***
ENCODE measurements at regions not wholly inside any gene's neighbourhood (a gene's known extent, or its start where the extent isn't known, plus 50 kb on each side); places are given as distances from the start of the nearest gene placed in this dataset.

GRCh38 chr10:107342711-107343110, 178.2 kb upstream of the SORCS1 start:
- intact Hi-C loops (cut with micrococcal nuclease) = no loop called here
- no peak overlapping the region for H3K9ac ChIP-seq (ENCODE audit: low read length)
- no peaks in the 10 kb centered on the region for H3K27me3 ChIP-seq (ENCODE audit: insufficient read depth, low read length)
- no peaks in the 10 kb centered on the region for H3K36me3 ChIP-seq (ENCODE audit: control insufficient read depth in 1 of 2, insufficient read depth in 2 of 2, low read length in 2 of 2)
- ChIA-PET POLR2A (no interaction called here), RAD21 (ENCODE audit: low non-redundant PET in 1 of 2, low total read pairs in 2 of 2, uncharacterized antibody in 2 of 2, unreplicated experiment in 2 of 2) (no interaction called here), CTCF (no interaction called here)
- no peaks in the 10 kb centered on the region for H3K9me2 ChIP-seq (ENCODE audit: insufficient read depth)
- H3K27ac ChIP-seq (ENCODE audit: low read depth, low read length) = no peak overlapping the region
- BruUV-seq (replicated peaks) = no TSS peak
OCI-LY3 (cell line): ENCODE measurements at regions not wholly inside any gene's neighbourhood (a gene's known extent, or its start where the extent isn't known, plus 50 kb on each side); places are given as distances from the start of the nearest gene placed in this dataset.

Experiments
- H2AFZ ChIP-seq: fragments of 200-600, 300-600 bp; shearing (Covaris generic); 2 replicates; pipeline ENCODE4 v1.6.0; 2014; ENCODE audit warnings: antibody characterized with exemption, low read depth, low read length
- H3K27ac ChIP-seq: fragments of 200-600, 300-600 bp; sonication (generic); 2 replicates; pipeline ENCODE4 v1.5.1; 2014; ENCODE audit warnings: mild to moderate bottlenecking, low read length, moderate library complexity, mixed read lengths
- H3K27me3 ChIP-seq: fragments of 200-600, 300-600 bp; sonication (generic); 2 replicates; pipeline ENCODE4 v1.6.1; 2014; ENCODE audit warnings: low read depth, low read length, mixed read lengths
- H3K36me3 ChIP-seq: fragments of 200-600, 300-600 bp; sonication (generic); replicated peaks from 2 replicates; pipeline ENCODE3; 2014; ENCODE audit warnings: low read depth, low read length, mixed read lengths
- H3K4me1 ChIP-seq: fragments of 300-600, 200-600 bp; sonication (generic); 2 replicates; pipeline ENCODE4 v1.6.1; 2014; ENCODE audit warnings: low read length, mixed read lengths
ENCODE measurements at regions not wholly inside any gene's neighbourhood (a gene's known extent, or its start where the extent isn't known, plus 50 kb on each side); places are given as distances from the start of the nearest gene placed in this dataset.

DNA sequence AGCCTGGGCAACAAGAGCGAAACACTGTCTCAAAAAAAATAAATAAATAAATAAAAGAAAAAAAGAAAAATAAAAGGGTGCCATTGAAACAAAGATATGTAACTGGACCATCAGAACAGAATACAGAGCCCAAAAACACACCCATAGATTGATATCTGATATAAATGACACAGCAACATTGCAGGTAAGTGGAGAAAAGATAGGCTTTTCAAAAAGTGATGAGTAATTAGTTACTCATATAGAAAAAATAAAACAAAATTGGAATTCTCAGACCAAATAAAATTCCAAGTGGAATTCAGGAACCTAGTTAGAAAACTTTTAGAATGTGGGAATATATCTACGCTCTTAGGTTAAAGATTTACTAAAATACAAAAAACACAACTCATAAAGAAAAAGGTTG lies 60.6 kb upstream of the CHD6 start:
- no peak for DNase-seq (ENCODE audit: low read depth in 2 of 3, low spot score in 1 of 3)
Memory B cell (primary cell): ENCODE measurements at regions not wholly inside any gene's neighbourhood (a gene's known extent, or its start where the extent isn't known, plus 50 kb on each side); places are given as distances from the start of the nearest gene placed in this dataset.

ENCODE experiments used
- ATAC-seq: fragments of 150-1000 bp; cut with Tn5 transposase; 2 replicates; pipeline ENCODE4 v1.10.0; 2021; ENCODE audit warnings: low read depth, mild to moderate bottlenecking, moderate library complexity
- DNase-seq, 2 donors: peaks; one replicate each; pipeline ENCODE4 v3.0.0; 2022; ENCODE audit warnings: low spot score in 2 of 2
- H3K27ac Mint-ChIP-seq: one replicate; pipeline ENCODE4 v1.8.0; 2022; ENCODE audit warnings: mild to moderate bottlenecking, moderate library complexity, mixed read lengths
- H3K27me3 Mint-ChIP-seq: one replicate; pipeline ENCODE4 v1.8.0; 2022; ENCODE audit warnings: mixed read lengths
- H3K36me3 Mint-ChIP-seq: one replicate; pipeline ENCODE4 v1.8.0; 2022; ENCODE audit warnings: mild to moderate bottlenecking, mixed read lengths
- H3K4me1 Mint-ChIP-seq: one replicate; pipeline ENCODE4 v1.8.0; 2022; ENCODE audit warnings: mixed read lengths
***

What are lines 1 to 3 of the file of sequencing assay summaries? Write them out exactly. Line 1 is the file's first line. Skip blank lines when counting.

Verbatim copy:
ENCODE measurements at regions not wholly inside any gene's neighbourhood (a gene's known extent, or its start where the extent isn't known, plus 50 kb on each side); places are given as distances from the start of the nearest gene placed in this dataset.

GRCh38 chr10:107342711-107343110, 178.2 kb upstream of the SORCS1 start:
- intact Hi-C loops (cut with micrococcal nuclease) = no loop called here